Ask the Consul
At my immigrant visa interview, the officer told me I was ineligible to move to the U.S. because I had been convicted of a crime. My conviction happened years ago, can I ask for an exception and still immigrate?
June 27, 2011
Determining whether or not you can obtain a waiver to allow you to immigrate to the United States depends on what crime you committed and what your relationship is to the petitioner.
Please note, being eligible to apply for a waiver does not mean that the waiver will automatically be approved; approval is at the discretion of the Department of Homeland Security.
The type of crime you committed is important because it will allow the consular and immigration officer to determine if a waiver of the ineligibility is available. Some ineligibilities cannot be waived, such as ineligibilities based on an applicant being convicted of, or reasonably believed to be involved in, drug trafficking; terrorist activity, and alien smuggling.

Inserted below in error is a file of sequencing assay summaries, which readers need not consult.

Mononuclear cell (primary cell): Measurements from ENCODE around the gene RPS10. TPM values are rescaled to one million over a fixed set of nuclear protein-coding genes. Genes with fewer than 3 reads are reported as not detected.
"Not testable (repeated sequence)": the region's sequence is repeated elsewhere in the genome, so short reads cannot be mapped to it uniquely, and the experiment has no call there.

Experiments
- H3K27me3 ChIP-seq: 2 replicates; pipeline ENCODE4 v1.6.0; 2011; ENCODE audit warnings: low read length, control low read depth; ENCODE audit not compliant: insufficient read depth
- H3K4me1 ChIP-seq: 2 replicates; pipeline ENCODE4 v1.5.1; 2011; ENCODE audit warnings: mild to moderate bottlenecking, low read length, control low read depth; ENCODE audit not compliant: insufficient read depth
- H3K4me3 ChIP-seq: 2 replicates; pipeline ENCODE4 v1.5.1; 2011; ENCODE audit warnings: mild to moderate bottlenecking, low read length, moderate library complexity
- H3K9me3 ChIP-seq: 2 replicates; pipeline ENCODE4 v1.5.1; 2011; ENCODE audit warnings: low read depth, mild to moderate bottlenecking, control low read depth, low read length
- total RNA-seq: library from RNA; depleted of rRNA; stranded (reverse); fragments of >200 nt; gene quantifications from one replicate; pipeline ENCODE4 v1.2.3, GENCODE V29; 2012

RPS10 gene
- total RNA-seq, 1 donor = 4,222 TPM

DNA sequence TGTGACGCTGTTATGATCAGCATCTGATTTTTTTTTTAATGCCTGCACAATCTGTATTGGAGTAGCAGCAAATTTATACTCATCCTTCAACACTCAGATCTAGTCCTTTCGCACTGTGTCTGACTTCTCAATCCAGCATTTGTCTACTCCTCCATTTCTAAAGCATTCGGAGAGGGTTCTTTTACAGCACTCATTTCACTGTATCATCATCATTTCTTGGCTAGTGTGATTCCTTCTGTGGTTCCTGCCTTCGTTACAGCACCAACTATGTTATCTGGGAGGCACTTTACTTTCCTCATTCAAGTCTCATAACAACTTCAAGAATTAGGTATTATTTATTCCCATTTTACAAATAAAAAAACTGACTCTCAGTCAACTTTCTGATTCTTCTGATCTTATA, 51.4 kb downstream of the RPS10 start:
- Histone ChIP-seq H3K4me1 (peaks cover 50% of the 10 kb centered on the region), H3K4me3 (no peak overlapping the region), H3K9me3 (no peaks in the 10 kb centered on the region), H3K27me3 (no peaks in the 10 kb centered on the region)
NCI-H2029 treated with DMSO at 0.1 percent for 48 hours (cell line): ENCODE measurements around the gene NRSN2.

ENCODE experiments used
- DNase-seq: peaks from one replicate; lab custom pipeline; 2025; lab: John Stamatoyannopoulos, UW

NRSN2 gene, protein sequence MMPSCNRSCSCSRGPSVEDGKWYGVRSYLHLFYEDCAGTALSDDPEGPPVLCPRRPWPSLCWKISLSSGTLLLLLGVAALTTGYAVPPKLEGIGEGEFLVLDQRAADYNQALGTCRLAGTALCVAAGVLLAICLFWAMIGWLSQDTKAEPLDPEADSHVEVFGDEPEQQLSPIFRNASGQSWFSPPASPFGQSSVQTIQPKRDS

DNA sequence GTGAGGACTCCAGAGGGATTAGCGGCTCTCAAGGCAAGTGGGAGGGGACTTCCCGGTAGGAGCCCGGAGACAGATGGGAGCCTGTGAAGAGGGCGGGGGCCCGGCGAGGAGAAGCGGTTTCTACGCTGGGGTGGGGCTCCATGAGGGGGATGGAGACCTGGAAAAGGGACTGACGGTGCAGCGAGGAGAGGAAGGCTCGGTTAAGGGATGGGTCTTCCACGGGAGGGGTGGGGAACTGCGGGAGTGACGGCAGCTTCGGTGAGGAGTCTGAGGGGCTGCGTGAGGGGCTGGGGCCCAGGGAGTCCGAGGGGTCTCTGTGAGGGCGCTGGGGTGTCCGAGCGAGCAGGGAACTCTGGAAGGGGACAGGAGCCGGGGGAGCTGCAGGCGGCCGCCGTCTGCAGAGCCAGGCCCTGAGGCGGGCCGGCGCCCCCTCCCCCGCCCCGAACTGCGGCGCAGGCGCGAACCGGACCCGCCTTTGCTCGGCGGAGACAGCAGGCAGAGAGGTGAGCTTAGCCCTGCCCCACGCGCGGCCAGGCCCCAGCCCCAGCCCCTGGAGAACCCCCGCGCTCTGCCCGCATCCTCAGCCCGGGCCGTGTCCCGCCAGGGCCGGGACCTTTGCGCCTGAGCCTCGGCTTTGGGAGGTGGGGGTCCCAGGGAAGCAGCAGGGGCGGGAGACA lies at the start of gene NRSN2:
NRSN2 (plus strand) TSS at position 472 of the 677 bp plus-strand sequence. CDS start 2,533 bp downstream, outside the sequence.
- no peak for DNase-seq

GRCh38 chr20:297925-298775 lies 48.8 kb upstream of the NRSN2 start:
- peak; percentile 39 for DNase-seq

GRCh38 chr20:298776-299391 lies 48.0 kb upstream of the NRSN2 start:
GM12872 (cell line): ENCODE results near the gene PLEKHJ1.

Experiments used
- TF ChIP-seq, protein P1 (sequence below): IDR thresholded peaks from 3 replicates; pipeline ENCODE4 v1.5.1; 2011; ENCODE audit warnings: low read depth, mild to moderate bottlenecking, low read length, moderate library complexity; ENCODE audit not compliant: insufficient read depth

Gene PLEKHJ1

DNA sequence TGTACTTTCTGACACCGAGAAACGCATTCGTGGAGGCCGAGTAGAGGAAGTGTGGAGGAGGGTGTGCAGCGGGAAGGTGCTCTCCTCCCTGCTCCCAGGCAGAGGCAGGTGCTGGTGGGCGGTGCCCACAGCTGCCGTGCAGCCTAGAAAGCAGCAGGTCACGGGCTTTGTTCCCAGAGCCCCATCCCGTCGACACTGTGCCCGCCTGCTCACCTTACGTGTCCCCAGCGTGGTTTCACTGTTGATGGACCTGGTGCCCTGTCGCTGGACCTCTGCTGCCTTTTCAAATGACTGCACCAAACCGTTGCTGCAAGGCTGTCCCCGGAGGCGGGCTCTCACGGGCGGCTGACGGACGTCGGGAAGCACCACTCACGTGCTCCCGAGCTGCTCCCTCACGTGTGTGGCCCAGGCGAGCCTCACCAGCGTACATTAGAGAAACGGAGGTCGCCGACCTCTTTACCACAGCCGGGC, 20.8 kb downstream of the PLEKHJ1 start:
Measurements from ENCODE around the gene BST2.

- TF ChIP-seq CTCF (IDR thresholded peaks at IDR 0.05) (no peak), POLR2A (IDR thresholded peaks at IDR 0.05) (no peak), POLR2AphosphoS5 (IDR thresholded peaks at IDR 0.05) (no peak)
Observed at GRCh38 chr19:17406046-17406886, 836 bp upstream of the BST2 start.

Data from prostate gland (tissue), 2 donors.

Persons convicted of most other types of crime are usually eligible to apply for a waiver. Whether the waiver will be granted depends on the severity of the crime, how long ago it was committed, and the relationship between the applicant and the petitioner. Many ineligibilities cannot be waived unless the applicant is the spouse or child of a U.S. citizen or green card holder.
Every immigrant visa applicant who is refused a visa is provided with a written explanation for the refusal. If your refusal was based on a criminal conviction and you are eligible for a waiver, you will also be provided with instructions on how to apply for the waiver.